May 8, 2020
The following essay is part 1 in a series that discusses the history of civics education in America.
School districts in Utah this week were granted waivers from a state civics test requirement for some high school seniors. In a time when Americans are debating whether governments have unreasonably restricted Americans’ freedoms during a pandemic and how much flexibility states should have in using federal financial aid, the need for basic civic understanding and engagement among the public is clear.
But the most urgent question in civic education is whether public school civics education meets the needs of our communities and country. To find an answer, start with a look at America’s history.
The American Founders understood those who succeeded them would need to comprehend their newly formed government in order for it to survive. Having pledged “[their] lives, [their] fortunes and [their] sacred honor”– and some sacrificing them – to establish freedom through self-government, they still faced a world in which powerful European monarchies actively sought the failure of the American experiment out of concern that it might spread. Education, the Founders believed, would fill the role of passing down to each generation an understanding of the republic and a citizen’s rights and responsibilities within it.
The foundation of this understanding of the purpose of civic education began long before the Revolution. In Benjamin Franklin’s 1749 pamphlet on the purpose of education, titled Proposals Related to the Education of Youth in Pennsylvania, he wrote:
The good education of youth has been esteemed by wise men in all ages, as the surest foundation of the happiness of both private families and of commonwealths. Almost all governments have therefore made it a principal object of their attention, to establish and endow with proper revenues, such seminaries of learning, as might supply the succeeding age with men qualified to serve the publick with honour to themselves, and to their country.
The victory of the Revolutionary War and the nation’s early struggles under the Articles of Confederation did not change the Founders’ view of the essential role that civic education played in our nation. In his 1786 essay “Thoughts Upon the Mode of Education Proper in a Republic,” Benjamin Rush argued:
The business of education has acquired a new complexion by the independence of our country. The form of government we have assumed has created a new class of duties to every American. It becomes us, therefore, to examine our former habits upon this subject, and in laying the foundations for nurseries of wise and good men, to adapt our modes of teaching to the peculiar form of our government.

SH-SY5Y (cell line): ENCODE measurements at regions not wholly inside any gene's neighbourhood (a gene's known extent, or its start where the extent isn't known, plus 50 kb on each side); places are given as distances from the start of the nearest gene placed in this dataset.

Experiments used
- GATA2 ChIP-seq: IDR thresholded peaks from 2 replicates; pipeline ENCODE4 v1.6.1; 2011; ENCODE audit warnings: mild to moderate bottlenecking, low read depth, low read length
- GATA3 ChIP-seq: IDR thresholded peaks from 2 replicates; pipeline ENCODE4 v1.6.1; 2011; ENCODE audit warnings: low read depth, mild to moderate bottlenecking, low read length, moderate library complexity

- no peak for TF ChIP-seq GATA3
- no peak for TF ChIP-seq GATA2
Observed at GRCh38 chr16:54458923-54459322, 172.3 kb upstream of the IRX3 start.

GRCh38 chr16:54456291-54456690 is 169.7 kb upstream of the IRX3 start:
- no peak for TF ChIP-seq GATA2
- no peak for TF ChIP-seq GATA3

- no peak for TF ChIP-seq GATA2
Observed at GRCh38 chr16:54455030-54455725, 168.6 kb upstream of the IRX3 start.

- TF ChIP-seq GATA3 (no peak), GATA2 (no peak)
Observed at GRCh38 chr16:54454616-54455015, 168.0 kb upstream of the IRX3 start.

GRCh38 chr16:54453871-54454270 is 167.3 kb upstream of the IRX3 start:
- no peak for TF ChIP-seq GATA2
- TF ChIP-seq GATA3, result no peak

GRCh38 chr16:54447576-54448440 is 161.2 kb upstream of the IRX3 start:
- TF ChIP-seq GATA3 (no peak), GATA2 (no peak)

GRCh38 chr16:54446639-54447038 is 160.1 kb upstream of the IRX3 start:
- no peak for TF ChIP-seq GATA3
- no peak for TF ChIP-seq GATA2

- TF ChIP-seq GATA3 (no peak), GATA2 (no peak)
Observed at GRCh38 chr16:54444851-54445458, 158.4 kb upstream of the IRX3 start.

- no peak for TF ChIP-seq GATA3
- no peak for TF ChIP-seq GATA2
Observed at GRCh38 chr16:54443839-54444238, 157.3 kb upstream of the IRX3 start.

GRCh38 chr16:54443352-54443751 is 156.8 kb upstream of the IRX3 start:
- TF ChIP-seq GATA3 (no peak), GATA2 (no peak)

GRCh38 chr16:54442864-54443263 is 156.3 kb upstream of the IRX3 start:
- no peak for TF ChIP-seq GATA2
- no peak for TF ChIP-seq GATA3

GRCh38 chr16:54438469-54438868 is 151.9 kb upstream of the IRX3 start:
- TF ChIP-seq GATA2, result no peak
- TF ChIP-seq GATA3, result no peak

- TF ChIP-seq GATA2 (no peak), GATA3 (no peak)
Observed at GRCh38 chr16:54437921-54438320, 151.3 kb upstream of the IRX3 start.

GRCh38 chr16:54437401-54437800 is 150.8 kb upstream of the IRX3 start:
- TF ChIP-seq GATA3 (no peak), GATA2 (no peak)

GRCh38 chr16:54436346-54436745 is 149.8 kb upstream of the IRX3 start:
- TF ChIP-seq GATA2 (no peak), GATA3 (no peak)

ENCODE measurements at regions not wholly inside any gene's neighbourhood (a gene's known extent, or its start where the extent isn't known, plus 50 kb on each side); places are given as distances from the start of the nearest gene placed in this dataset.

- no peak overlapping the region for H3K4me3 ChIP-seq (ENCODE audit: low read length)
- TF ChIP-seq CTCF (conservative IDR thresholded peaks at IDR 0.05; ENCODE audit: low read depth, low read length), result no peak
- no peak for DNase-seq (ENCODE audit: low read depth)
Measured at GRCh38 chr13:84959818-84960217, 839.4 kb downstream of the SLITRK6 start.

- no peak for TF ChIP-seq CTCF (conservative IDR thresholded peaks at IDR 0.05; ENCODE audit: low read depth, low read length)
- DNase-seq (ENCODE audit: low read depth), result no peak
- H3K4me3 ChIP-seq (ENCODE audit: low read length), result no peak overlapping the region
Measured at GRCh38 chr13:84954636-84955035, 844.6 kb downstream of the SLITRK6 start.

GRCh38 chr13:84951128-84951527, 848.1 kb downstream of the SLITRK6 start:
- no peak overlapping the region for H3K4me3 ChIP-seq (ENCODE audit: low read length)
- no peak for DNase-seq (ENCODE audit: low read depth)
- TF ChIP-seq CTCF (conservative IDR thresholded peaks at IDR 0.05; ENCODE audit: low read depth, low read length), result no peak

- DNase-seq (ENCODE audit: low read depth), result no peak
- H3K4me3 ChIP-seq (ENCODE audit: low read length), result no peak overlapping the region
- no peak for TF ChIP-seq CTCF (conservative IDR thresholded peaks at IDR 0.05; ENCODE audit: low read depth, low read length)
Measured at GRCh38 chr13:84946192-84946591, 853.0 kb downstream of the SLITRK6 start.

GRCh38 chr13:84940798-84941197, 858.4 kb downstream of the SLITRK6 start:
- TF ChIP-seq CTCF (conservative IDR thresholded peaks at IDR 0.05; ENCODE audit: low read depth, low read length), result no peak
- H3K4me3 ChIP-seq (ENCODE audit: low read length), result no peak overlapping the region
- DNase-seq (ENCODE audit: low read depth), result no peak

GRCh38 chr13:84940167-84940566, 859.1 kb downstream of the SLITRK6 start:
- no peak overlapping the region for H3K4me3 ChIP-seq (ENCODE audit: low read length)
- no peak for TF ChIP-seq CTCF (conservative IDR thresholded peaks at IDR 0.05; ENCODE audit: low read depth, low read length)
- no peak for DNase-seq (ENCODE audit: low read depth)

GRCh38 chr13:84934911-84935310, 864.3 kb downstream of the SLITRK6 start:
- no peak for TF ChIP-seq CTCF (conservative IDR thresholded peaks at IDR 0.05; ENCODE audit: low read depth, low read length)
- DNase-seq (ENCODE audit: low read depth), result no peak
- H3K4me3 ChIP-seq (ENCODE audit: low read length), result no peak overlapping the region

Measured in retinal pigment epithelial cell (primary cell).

Rush – who had a profound influence in education due to his founding of Dickinson College and his advocacy for free public school and better education for women – boldly admitted in this essay that from his perspective the object of education in the new republic was to create “Republican machines.” This term with warlike undertones expressed the level of fervor with which the Founders believed that schooling ought to be a perpetuator of their unique form of government.
The nation saw significant modification to its government with the ratification of the U.S. Constitution in 1789 and enactment of the Bill of Rights in 1792, and yet the Founders’ views on civic education remained steadfast. George Washington chose to address the role of education in his last public appearance as president on December 7, 1796. In that message to Congress, which was in large part to congratulate all Americans on the “success of the experiment,” he said:
A primary object should be the education of our youth in the science of government. In a republic, what species of knowledge can be equally important? And what duty more pressing than communicating it to those who are to be the future guardians of the liberties of the country.
Even the nation’s progression into the early 1800s and the continued evolution of early American politics, government and culture did not shake the Founders’ vision for the need for civic education in American life. Thomas Jefferson – who asked that his headstone note not his accomplishments as president, but the founding of an educational institution in Virginia – wrote in the 1818 “Report of the Commissioners Appointed to Fix the Site of the University of Virginia” that the purpose of the primary school was to “instruct the mass of our citizens in their rights, interests, and duties, as men and citizens.” In the same report he said the purpose of higher education was “[t]o form the statesmen, legislators, and judges, on whom public prosperity and individual happiness are so much to depend.”
The hope of education as a tool to sustain the republic, like so many of the Founders’ aspirations, remains a lofty goal. The aspiration of civic education shared by the Founders creates a measuring stick for public school civics standards today. That aspiration is to promulgate the history, purpose, design and mechanisms of the American republic. And that goes well beyond simply requiring a basic knowledge test before graduation.
Curtis’ remarks highlight a crucial insight for finding workable policy solutions in a time of significant partisan division: build discussions on a foundation of what you can agree on.
At a Sutherland Institute Congressional Series event this week, Rep. Chris Stewart said that if people lose confidence in elections, “you have lost the foundation … for a government and society to survive.” Fortunately, Utahns trust in elections is high.
Speaking at a Sutherland Institute Congressional Series event this week, Rep. Chris Stewart said he believes that federalism is the only way for America to overcome its divisions.